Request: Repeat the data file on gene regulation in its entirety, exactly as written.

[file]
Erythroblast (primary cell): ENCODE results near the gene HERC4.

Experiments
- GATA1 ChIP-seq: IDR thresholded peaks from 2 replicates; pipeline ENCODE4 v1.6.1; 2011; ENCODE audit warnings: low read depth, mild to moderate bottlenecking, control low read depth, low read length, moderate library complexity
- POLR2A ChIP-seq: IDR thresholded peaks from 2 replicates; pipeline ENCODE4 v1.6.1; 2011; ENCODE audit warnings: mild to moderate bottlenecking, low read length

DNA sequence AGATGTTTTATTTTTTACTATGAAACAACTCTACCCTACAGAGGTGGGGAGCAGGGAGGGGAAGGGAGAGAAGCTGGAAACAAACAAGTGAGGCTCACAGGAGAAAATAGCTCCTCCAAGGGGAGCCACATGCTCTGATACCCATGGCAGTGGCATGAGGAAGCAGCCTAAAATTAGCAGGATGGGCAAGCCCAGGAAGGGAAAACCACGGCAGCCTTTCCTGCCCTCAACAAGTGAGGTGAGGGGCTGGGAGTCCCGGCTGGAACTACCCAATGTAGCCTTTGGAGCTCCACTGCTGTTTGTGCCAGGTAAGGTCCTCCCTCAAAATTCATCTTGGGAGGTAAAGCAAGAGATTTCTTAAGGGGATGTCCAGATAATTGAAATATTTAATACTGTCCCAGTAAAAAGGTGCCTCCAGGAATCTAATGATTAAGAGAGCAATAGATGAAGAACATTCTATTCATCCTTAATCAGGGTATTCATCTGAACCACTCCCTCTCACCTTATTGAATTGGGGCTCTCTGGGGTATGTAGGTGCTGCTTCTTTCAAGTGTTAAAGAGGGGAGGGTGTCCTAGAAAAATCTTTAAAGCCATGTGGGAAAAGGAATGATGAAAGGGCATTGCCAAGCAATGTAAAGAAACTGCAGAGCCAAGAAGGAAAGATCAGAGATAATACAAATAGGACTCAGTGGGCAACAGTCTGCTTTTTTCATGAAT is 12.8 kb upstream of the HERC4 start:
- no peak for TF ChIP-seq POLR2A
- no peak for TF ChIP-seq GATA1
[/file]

Erythroblast (primary cell): ENCODE results near the gene HERC4.

Experiments
- GATA1 ChIP-seq: IDR thresholded peaks from 2 replicates; pipeline ENCODE4 v1.6.1; 2011; ENCODE audit warnings: low read depth, mild to moderate bottlenecking, control low read depth, low read length, moderate library complexity
- POLR2A ChIP-seq: IDR thresholded peaks from 2 replicates; pipeline ENCODE4 v1.6.1; 2011; ENCODE audit warnings: mild to moderate bottlenecking, low read length

DNA sequence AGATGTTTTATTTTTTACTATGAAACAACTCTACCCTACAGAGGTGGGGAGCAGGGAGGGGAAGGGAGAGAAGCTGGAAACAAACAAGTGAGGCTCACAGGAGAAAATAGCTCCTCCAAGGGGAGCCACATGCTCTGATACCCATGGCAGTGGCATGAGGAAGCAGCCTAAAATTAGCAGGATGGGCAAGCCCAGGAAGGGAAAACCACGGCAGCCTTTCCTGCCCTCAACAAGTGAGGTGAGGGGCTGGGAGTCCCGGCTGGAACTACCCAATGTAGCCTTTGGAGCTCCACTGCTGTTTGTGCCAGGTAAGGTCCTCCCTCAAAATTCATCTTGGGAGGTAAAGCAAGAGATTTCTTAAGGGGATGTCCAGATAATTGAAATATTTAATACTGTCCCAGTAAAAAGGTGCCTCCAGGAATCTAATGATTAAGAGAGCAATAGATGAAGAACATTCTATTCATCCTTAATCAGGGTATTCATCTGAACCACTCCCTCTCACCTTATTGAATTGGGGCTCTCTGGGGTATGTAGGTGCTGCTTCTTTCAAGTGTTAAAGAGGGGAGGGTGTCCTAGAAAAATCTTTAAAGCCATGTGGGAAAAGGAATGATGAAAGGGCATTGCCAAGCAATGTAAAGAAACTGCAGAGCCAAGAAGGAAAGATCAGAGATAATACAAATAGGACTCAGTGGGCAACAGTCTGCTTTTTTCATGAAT is 12.8 kb upstream of the HERC4 start:
- no peak for TF ChIP-seq POLR2A
- no peak for TF ChIP-seq GATA1